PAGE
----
HP Pavilion dm3 review
Beautiful build combines with stunning good looks in a budget laptop of rare pedigree
HP's Envy laptops are objects of great beauty, but at more than £1,000 apiece they're out of reach for most people. If you're feeling a bit short, though, there's no need to settle for an ugly duckling. HP's Pavilion dm3 pulls of the same trick, but for much less cash.
The aluminium lid immediately draws attention to itself, and tilting it back sees the swish, metallic theme continue inside, with the brushed finish pooling around the square keys of a Scrabble-tile keyboard. It looks simply gorgeous and the amazing thing is that at a price of £451 exc VAT, you could buy three of HP's Pavilion dm3s for the price of just one Envy 13.
The good points don't stop at its striking looks or surprising affordability. The keyboard, for one, is excellent. Each key has a positive action at the end of each stroke and the wide channels between each key keep typos to a minimum. Even the trackpad is free from issues, the dainty button at its top edge allowing you to disable it for longer stretches of typing.
The price you pay for such a pretty face and competent ergonomics is a slightly cut down core specification. Instead of an Intel processor, HP has chosen AMD.
And here it comes in the shape of AMD's Vision platform. An Athlon Neo X2 dual-core processor takes pride of place, with an ATI Radeon HD 3200 graphics chipset sitting alongside. Performance is no better than Intel's equivalent CULV (consumer ultra-low voltage) processors.
It scored just 0.7 in our benchmarks, despite its nippy-sounding 1.6GHz clock speed. But the ATI graphics chipset strides out in front of its Intel counterpart, proving capable of decoding HD video and 3D gaming duties. Our Crysis test left the HD3200 struggling to an average score of 15fps at just 1,024 x 768 resolution and low detail, so the emphasis is strongly upon light gaming.
The glossy 13.3in display, meanwhile, has a 1,366 x 768 pixel resolution, and image quality raises it substantially above the average. Vibrant colours and good contrast made the most of our test photographs, and our HD movie clips positively leapt from the screen.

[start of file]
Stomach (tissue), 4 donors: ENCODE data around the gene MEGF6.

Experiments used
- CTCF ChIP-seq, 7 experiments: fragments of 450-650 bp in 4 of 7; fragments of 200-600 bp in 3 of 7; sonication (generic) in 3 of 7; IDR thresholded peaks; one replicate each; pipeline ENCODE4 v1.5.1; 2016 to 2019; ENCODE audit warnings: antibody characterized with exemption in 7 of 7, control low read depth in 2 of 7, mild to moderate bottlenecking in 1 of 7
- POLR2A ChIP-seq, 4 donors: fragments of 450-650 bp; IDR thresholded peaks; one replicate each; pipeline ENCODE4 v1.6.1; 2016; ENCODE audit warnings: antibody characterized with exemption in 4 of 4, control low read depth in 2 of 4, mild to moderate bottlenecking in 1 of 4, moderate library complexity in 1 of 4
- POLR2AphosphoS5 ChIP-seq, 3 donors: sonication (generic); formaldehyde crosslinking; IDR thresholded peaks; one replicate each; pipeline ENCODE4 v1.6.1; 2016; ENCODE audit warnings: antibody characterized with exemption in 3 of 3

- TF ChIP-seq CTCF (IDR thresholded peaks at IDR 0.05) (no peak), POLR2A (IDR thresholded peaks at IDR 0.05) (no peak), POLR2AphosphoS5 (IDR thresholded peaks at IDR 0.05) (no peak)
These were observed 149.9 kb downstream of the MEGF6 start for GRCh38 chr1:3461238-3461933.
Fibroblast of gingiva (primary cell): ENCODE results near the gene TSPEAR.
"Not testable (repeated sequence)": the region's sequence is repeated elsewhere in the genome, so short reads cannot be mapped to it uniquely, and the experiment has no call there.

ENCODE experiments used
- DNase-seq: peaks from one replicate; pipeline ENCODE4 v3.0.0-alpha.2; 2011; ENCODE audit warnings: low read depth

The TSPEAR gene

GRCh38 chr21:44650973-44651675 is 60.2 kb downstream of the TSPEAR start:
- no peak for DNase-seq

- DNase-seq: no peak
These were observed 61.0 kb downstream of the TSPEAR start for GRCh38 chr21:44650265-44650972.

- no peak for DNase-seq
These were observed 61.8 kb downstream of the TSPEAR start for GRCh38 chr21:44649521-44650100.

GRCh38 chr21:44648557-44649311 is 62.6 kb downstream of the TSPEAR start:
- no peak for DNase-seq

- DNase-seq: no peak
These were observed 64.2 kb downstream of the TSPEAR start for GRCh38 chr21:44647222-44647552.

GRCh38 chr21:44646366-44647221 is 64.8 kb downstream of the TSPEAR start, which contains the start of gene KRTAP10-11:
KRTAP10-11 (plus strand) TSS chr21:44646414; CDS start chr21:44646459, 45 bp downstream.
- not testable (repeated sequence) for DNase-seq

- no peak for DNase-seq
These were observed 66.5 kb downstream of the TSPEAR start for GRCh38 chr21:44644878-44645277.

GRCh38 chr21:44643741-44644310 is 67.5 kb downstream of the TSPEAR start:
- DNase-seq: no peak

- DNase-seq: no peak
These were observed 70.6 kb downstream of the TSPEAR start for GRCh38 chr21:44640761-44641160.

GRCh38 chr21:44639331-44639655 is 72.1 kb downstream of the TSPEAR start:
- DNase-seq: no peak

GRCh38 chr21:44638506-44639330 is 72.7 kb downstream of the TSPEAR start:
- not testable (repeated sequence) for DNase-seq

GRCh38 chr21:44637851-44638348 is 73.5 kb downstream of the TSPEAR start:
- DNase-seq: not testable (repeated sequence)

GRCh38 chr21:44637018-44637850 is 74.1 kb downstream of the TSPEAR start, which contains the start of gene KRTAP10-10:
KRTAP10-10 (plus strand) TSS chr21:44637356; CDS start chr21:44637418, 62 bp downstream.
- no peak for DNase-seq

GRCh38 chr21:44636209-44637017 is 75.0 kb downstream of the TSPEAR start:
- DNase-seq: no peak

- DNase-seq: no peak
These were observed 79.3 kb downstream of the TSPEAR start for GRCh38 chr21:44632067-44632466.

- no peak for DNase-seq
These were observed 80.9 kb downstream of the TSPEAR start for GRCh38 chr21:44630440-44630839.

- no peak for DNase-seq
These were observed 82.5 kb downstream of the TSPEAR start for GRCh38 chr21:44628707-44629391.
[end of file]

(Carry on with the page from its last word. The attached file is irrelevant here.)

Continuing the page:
The big problem with going down the AMD route is that it seriously lags behind its CULV counterparts when it comes to battery life. The Pavilion dm3 struggled to an unimpressive 4hrs 37mins in our light-use battery life test, and under heavy load that figure dropped further to 1hr 43mins.
Another negative is that, at 1.9kg, the dm3 is slightly porky compared to many CULV laptops. Combined with the below-average battery life, that means the HP isn't the most accomplished road warrior.
It's difficult to get too upset at the dm3's deficiencies considering the price, however, and HP's generous specification will be more than enough to please many. For example, the dm3's slim-line form might omit an optical drive, but there's a compact USB-powered DVD writer included in the box. HP's generosity continues elsewhere too: the 320GB hard disk is a nippy 7,200rpm model, and both 802.11n and Bluetooth wireless networking are present.
There's no doubt the Pavilion dm3's battery life could be better, but at this price it just isn't enough to dent the HP Pavilion dm3's appeal. Its great looks, good build and sheer panache make it a fantastic all-round ultraportable.
|Price ex VAT||£451|
|Price inc VAT||£530|
|Features & Design||6|
|Value for Money||5|
|Warranty||1yr collect and return|
|Dimensions||326 x 230 x 32mm (WDH)|
Processor and memory
|Processor||AMD Athlon Neo X2 L335|
|Motherboard chipset||AMD 780G|
|SODIMM sockets free||0|
|SODIMM sockets total||2|
Screen and video
|Resolution screen horizontal||1,366|
|Resolution screen vertical||768|
|Resolution||1366 x 768|
|Graphics chipset||ATI Radeon HD 3200|
|Graphics card RAM||384MB|
|VGA (D-SUB) outputs||1|
|Hard disk usable capacity||298GB|
|Internal disk interface||SATA/300|
|Hard disk||Hitachi HTS723232L9A360|
|Optical disc technology||DVD writer|
|Optical drive||HP External USB|
|Replacement battery price inc VAT||£0|
|Wired adapter speed||100Mbits/sec|
|802.11 draft-n support||yes|
|Integrated 3G adapter||no|
|Wireless hardware on/off switch||yes|
|Wireless key-combination switch||no|
|PC Card slots||0|
|USB ports (downstream)||4|
|PS/2 mouse port||no|
|9-pin serial ports||0|
|Optical S/PDIF audio output ports||1|
|Electrical S/PDIF audio ports||0|
|3.5mm audio jacks||2|
|SD card reader||yes|
|Memory Stick reader||yes|
|MMC (multimedia card) reader||yes|
|Smart Media reader||no|
|Compact Flash reader||no|
|Pointing device type||Touchpad|
|Audio chipset||IDT HD Audio|
|Speaker location||Front edge|
|Hardware volume control?||no|
|Camera megapixel rating||0.3mp|
Battery and performance tests
|Battery life, light use||4hr 37min|
|Battery life, heavy use||1hr 43min|
|Overall application benchmark score||0.70|
|3D performance (crysis) low settings||15fps|
|3D performance setting||Low|
Operating system and software
|Operating system||Windows 7 Home Premium 64-bit|
|OS family||Windows 7|
|Recovery method||Recovery partition, burn own recovery discs|
|Software supplied||Microsoft Works 9.0, Cyberlink DVD Suite|